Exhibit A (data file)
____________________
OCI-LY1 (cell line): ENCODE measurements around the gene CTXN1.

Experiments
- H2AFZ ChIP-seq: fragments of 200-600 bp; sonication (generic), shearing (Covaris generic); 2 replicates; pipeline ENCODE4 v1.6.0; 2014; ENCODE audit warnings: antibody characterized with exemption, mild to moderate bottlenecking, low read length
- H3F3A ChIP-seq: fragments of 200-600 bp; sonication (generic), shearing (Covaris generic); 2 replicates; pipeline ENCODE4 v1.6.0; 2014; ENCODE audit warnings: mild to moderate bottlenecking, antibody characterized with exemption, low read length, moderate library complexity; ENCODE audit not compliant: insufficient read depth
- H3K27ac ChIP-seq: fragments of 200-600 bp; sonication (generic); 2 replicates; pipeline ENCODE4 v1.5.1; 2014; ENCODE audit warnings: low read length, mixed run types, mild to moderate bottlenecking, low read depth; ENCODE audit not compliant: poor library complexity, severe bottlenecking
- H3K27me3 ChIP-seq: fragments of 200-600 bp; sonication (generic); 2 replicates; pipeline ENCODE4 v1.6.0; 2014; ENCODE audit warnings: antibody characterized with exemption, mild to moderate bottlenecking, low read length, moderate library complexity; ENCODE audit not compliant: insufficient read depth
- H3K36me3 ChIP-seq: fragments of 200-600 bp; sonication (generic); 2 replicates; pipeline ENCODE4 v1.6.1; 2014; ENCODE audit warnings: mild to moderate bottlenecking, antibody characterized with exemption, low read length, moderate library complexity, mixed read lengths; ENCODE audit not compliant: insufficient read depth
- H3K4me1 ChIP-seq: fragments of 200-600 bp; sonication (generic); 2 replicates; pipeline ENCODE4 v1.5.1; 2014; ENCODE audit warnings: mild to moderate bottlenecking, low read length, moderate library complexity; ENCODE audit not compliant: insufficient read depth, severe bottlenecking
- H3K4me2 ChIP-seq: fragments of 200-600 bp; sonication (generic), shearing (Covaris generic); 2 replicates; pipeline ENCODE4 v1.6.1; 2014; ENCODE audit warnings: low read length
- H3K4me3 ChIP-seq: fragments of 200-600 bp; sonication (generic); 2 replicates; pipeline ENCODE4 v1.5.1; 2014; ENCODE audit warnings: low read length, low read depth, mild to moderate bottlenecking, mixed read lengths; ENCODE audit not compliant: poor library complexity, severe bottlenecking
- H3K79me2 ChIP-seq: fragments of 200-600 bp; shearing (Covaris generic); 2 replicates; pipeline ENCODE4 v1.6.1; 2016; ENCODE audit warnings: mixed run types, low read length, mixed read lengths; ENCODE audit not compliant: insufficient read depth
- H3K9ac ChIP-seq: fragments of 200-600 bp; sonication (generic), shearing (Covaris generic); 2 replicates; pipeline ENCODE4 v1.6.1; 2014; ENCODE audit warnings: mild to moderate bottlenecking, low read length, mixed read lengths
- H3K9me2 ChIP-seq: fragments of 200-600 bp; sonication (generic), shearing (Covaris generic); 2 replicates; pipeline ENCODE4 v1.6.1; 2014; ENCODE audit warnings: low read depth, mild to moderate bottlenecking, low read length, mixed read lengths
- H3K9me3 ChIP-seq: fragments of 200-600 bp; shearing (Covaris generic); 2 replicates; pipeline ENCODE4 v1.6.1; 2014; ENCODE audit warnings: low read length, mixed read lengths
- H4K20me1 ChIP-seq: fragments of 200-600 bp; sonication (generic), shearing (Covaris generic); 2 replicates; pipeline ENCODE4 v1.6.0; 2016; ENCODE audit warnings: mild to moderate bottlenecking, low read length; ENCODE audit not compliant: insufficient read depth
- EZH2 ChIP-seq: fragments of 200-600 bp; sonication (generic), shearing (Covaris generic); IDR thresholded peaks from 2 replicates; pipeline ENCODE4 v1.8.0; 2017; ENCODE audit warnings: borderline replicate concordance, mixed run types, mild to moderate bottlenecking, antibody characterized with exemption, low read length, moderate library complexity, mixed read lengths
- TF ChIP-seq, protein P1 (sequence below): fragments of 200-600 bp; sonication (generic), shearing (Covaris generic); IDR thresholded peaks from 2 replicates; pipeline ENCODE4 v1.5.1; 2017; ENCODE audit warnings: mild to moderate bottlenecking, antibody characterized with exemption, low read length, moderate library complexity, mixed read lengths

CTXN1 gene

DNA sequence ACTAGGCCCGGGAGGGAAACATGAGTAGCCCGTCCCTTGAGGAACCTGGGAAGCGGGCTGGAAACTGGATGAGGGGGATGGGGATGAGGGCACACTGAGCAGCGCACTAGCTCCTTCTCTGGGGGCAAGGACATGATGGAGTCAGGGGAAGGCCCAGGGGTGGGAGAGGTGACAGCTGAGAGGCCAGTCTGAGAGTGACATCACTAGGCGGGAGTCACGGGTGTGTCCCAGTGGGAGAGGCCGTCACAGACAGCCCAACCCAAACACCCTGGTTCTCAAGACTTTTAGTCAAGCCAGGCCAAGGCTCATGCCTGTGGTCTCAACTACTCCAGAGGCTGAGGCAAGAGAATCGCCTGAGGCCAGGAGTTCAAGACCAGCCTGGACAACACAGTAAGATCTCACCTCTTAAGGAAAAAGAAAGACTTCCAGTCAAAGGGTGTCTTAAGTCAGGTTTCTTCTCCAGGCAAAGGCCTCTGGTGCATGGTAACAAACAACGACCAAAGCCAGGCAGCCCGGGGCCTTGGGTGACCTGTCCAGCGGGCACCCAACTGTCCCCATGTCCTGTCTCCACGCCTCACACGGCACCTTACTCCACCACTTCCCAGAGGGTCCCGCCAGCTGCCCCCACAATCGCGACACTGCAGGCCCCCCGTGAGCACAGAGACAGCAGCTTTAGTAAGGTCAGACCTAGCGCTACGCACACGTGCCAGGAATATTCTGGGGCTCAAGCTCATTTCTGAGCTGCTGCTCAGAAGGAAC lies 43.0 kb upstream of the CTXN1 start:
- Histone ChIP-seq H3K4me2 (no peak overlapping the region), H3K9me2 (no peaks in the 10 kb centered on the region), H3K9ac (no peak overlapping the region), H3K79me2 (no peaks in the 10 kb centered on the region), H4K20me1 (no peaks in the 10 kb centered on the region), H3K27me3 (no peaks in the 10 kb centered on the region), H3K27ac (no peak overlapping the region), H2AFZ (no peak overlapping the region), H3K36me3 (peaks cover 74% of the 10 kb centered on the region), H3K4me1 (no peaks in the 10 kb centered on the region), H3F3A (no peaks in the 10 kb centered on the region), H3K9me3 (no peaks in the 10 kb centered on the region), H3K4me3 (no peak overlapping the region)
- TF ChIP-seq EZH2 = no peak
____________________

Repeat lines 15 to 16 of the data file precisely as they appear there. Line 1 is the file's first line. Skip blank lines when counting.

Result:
- H4K20me1 ChIP-seq: fragments of 200-600 bp; sonication (generic), shearing (Covaris generic); 2 replicates; pipeline ENCODE4 v1.6.0; 2016; ENCODE audit warnings: mild to moderate bottlenecking, low read length; ENCODE audit not compliant: insufficient read depth
- EZH2 ChIP-seq: fragments of 200-600 bp; sonication (generic), shearing (Covaris generic); IDR thresholded peaks from 2 replicates; pipeline ENCODE4 v1.8.0; 2017; ENCODE audit warnings: borderline replicate concordance, mixed run types, mild to moderate bottlenecking, antibody characterized with exemption, low read length, moderate library complexity, mixed read lengths